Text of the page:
We are independent & ad-supported. We may earn a commission for purchases made through our links.

Advertiser Disclosure

Our website is an independent, advertising-supported platform. We provide our content free of charge to our readers, and to keep it that way, we rely on revenue generated through advertisements and affiliate partnerships. This means that when you click on certain links on our site and make a purchase, we may earn a commission. Learn more.

How We Make Money

We sustain our operations through affiliate commissions and advertising. If you click on an affiliate link and make a purchase, we may receive a commission from the merchant at no additional cost to you. We also display advertisements on our website, which help generate revenue to support our work and keep our content free for readers. Our editorial team operates independently from our advertising and affiliate partnerships to ensure that our content remains unbiased and focused on providing you with the best information and recommendations based on thorough research and honest evaluations. To remain transparent, we’ve provided a list of our current affiliate partners here.

What is the X Tax?

Malcolm Tatum
By
Updated May 16, 2024
Our promise to you
SmartCapitalMind is dedicated to creating trustworthy, high-quality content that always prioritizes transparency, integrity, and inclusivity above all else. Our ensure that our content creation and review process includes rigorous fact-checking, evidence-based, and continual updates to ensure accuracy and reliability.

Our Promise to you

Founded in 2002, our company has been a trusted resource for readers seeking informative and engaging content. Our dedication to quality remains unwavering—and will never change. We follow a strict editorial policy, ensuring that our content is authored by highly qualified professionals and edited by subject matter experts. This guarantees that everything we publish is objective, accurate, and trustworthy.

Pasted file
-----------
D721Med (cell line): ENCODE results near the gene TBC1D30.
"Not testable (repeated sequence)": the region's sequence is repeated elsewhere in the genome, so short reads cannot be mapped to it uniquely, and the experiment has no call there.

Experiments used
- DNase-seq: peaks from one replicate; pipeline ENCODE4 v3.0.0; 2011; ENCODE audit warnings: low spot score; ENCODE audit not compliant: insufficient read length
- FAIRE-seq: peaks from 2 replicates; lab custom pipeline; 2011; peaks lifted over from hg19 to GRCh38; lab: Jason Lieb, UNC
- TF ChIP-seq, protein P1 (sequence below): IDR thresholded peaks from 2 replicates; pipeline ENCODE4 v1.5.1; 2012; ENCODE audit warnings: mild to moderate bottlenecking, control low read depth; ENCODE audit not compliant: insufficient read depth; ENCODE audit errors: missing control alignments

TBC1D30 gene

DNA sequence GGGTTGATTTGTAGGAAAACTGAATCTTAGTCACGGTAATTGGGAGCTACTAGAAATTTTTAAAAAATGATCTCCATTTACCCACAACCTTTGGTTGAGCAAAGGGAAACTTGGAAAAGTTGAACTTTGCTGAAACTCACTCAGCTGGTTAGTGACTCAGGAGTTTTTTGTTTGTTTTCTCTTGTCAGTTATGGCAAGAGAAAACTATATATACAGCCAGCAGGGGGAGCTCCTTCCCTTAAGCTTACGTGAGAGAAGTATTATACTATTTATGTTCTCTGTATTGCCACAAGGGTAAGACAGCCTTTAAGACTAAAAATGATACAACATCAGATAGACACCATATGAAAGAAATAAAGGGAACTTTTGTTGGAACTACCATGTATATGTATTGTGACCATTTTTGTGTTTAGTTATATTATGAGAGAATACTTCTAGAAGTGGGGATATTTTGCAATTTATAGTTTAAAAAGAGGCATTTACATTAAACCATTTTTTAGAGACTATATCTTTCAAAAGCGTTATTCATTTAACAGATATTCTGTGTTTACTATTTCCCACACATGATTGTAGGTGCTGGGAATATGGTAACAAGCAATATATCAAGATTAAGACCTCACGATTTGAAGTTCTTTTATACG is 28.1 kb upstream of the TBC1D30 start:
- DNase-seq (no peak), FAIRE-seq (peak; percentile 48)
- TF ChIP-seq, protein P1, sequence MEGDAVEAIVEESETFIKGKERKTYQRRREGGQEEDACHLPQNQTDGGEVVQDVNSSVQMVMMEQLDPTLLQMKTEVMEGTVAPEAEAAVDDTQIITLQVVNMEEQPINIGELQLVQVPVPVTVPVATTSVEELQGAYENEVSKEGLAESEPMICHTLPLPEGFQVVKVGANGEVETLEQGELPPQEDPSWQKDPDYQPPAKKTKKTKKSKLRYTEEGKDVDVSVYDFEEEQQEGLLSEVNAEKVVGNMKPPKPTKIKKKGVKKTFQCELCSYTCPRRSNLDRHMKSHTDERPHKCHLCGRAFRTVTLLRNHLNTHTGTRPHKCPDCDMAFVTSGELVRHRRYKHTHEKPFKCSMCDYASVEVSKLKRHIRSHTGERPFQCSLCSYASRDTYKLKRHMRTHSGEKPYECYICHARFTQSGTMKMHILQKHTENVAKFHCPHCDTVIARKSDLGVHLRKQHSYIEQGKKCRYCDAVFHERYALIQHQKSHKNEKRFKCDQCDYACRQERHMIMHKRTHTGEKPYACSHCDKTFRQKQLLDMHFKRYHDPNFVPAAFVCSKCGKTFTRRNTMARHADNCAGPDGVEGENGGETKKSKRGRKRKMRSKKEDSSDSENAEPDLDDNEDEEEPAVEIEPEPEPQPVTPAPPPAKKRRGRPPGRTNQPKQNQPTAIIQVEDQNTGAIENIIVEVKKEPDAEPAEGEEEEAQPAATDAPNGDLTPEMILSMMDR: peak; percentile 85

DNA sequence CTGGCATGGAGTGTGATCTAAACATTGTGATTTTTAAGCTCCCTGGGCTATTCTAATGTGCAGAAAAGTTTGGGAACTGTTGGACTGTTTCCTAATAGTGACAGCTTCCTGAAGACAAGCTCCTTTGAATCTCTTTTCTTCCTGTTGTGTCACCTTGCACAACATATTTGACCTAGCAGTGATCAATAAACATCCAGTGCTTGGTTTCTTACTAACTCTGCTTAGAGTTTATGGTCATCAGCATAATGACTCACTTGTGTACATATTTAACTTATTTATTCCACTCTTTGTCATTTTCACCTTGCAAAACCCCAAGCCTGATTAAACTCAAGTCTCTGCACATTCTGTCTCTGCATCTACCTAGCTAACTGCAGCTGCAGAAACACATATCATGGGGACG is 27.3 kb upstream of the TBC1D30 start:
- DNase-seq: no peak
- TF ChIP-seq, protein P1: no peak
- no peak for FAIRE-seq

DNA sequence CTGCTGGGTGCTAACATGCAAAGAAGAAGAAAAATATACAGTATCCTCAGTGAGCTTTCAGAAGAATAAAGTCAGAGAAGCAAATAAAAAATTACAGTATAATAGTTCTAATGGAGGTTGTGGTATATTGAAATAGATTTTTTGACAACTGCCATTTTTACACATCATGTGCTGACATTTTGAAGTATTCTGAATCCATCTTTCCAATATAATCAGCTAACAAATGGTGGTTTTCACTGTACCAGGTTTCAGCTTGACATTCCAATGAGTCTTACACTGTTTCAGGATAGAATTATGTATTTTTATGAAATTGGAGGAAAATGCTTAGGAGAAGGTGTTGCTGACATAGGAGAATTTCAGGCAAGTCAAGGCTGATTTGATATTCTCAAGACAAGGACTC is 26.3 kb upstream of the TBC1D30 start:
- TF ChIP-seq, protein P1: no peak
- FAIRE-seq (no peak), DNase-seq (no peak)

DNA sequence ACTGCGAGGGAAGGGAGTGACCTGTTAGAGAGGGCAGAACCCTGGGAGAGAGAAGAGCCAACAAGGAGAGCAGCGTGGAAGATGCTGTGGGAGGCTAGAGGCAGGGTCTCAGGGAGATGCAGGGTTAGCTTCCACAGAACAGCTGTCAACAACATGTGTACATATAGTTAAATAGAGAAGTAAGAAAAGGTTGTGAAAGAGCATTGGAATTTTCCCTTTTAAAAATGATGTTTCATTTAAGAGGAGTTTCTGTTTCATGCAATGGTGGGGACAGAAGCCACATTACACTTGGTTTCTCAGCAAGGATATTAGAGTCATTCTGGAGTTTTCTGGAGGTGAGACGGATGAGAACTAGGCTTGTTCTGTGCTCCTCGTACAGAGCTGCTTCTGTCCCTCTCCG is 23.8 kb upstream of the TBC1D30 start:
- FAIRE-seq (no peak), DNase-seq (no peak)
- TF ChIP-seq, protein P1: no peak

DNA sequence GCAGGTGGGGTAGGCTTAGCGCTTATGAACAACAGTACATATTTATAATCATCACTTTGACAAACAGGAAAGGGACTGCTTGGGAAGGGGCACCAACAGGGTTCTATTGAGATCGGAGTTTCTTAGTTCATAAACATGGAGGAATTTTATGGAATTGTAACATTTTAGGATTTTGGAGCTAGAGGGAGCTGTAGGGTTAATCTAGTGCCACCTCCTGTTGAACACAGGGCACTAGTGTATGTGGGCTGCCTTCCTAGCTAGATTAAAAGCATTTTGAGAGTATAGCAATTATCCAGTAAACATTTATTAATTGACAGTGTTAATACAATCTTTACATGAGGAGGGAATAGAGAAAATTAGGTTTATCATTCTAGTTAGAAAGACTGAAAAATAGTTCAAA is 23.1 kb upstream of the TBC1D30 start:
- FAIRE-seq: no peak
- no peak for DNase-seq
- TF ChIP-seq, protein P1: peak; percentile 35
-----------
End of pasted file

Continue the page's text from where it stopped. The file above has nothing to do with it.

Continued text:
Over the years, we've refined our approach to cover a wide range of topics, providing readers with reliable and practical advice to enhance their knowledge and skills. That's why millions of readers turn to us each year. Join us in celebrating the joy of learning, guided by standards you can trust.

Editorial Standards

At SmartCapitalMind, we are committed to creating content that you can trust. Our editorial process is designed to ensure that every piece of content we publish is accurate, reliable, and informative.

Our team of experienced writers and editors follows a strict set of guidelines to ensure the highest quality content. We conduct thorough research, fact-check all information, and rely on credible sources to back up our claims. Our content is reviewed by subject matter experts to ensure accuracy and clarity.

We believe in transparency and maintain editorial independence from our advertisers. Our team does not receive direct compensation from advertisers, allowing us to create unbiased content that prioritizes your interests.

As a term that was first introduced by Professor David F. Bradford of Princeton University, an X tax is defined as a type of progressive value-added tax system. The conjecture by David Bradford was that this structure of a graduated consumption tax process could replace the current tax system in place for alien corporations that operate in the United States. Here are some basics of the X tax system, as outlined by Dr. Bradford in several of his key papers on the subject.